Isn’t every day Earth Day? It’s where we live. Its soil, weather, and atmosphere help provide us sustenance. Its beauty inspires art and poetry. More recently there are many concerns that Mother Earth is under increasing stress. However, we’re all about the earth…so how did a special day to celebrate our symbiotic relationship with the planet Earth finally come to be?
The “creation” of Earth Day was motivated by the emerging social consciousness embodied in widespread anti-Vietnam War protests and partially inspired by the international popularity of Rachel Carson’s groundbreaking ecological exposé The Silent Spring, published in 1962. During an era seemingly oblivious to the effects of leaded gasoline and unregulated manufacturing on air quality, a true bi-partisan effort to protect Mother Earth emerged.
In 1970, Wisconsin Senator Gaylord Nelson – shocked by the devastation wrought by a massive oil spill the previous year in Santa Barbara – convinced conservation-minded California Congressman Pete McCloskey to join him in sponsoring a “national teach-in on the environment.” Denis Hayes, now president of the Bullit Foundation (dedicated to preserving the natural environment of the Pacific Northwest), became national coordinator. Hayes marshalled a staff of 85 to promote the first Earth Day on April 22, 1970.
Over 20 million people nationwide participated in Earth Day activities. Friends of the Earth came from all walks of life, from both political parties, from blue collars to blue bloods. And that was just the beginning.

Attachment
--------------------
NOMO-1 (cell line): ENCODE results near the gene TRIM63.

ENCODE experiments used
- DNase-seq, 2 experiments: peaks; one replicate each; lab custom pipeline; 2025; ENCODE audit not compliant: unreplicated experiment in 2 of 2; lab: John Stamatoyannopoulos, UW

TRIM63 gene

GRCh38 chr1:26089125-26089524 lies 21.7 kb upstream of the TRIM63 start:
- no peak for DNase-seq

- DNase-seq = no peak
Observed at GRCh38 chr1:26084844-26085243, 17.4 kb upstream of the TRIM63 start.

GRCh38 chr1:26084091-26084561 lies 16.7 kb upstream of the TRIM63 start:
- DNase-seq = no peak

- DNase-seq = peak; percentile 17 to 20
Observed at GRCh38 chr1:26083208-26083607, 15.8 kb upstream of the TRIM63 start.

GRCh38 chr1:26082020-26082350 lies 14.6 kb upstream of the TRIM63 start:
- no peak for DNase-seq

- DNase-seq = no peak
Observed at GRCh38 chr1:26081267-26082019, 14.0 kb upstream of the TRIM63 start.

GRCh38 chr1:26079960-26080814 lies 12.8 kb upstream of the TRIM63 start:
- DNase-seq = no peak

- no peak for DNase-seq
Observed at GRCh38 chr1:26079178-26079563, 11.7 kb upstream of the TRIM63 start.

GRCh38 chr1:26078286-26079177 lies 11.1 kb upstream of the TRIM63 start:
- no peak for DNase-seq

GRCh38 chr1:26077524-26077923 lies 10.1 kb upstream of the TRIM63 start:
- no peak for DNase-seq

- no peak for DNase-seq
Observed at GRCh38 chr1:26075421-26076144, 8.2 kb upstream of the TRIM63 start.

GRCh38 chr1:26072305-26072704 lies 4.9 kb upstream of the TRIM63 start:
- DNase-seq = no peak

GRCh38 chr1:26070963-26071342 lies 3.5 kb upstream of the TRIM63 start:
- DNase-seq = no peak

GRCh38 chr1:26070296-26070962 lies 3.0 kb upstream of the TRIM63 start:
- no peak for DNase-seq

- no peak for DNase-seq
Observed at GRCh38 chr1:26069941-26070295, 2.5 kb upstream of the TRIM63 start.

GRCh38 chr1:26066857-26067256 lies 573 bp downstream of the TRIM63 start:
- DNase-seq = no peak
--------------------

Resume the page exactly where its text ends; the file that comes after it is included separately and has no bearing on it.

The United States Environmental Protection Agency and the Clean Air, Clean Water, and Endangered Species Acts all trace their origin to the success of that first Earth Day.
By 1990, more than 200 million people in 141 countries “celebrated” Earth Day, leading to Senator Nelson receiving the Presidential Medal of Freedom for his role in protecting the environment.
Despite occasional setbacks prompted by lobbyists, a sometimes apathetic public, and cautious politicians, what is now the Earth Day Network has grown April 22 into the largest secular observance in the world, involving 22,000 partners, 192 countries, and more than a billion people in activities that reach far beyond a single day of observance.
With history in mind, the Earth Day Network has set amazing and achievable goals to celebrate the 51st Anniversary of this monumental day. Learn more about how you can be part of the 2020 celebration at www.earthday.org.
After all, the Earth belongs to all of us. And we belong